It would be hard to come to Salcombe even for a day and not take a trip over to the other side of the harbour on the iconic Salcombe ferry. The lure of the golden sandy beaches is just too much to handle!
Running every single day of the year (by royal charter no matter what the weather) the Salcombe Ferry is owned and run by Simon Shortman with his team of merry men. Three immaculately looked after boats journey back and forth across the estuary carrying their precious load. Felicity, Lady Mary and Suzy are some of the hardest working ladies in town.
Click for practical information on all Salcombe Ferries.
Simon, the owner of Salcombe ferries, is a great ambassador for the town; humorous, knowledgeable, helpful and charming. Most of you will recognise him, so we have put a range of questions to him, including those from our followers on Instagram and Facebook. Read and enjoy!
For how many years have you been running the ferry service and how did you come to run the business?
In 1983 my family bought it and I took over in 2008. There has been a ferry business in Salcombe since the early 1800’s.
Is it true that you have to run the service every single day of the year by royal decree?
Yes, we have to run every single day of the year by royal charter.
What’s your average day like?
When it’s sunny, being on the ferry is fantastic but every day is different with different people and different weather. It massively depends on the season because the Summer season is the better season, everyone is on their holiday and enjoying Salcombe, so it’s a pleasure. Merlin Rocket week is an interesting one because of the challenges of 120 boats weaving in and out of the ferry route!
What type of boats do you use and why?
We use purpose-built ferry boats that are refurbished every year. It takes me 5 months on average to refurbish all three properly. Two of the ferries were made at Coves Boatyard in 1976 (Lady Mary), 1977 (Suzy) and Felicity is a Cygnus boat fitted out at Coves Boatyard in 1979. I use these specific boats because of their shape and traditional look. I am lucky because our suppliers for wood, paint and parts are local, but the engine parts are sourced up in the Midlands.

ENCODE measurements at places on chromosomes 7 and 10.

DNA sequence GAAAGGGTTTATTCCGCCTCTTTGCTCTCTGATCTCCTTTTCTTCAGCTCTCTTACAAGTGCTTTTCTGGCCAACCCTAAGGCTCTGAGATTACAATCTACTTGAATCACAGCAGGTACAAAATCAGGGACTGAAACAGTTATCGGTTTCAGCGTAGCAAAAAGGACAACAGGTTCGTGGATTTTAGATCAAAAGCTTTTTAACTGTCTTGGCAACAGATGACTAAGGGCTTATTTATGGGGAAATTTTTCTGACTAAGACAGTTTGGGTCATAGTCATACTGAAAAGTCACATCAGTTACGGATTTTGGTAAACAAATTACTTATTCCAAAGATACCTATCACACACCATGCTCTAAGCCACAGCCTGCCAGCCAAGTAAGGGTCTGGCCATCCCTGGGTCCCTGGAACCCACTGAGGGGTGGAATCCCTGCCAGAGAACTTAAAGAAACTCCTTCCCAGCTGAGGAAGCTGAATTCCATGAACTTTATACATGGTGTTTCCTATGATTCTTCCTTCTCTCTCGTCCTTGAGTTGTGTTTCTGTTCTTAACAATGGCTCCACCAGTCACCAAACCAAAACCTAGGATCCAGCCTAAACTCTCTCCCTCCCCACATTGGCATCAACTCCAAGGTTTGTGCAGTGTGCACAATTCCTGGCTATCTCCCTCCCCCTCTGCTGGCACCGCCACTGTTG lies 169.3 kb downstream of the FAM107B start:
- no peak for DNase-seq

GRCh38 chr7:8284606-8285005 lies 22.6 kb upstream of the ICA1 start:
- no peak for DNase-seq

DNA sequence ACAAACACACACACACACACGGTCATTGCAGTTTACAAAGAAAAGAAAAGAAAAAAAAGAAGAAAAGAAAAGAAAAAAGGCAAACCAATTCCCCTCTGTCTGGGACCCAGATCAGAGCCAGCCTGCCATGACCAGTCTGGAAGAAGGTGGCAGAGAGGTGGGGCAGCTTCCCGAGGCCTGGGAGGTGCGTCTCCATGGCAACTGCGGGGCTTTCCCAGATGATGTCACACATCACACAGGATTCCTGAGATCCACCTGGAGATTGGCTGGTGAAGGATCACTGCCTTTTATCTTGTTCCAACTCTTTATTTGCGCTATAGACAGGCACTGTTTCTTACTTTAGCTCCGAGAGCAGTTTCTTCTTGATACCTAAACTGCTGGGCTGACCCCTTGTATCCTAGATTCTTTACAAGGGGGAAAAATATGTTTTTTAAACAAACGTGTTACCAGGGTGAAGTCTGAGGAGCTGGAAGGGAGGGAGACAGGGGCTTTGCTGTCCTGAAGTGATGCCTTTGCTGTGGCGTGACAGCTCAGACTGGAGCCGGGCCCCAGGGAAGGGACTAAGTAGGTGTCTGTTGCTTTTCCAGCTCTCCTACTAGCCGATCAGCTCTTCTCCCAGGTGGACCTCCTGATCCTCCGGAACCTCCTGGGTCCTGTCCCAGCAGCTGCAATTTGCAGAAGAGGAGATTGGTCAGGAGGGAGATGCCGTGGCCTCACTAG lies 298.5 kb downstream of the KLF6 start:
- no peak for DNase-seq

You’ve installed new engines in all of your boats – what’s so special about them?
For forty years we have used the same air-cooled engines. Then, in July 2016 we fitted the first water-cooled engine which proved to be such a success because of the quietness and ease of operation; we then fitted the other two later that year and in March 2017.
What do you most like about working in Salcombe?
I like working in Salcombe because of the environment of being on the water and surrounded by boats. Salcombe is a beautiful and unique place with stunning beaches and a range of coastal paths to enjoy. I enjoy getting to know people on holiday especially when they return the following year and the year after that.
Best experience at work? And worst?
The best experience has been when I met my wife. She had a holiday home in East Portlemouth and every day she would catch the ferry to work at a local restaurant in the ’80s known as Wellingtons. We married 10 years later after I proposed to her on one of the ferries.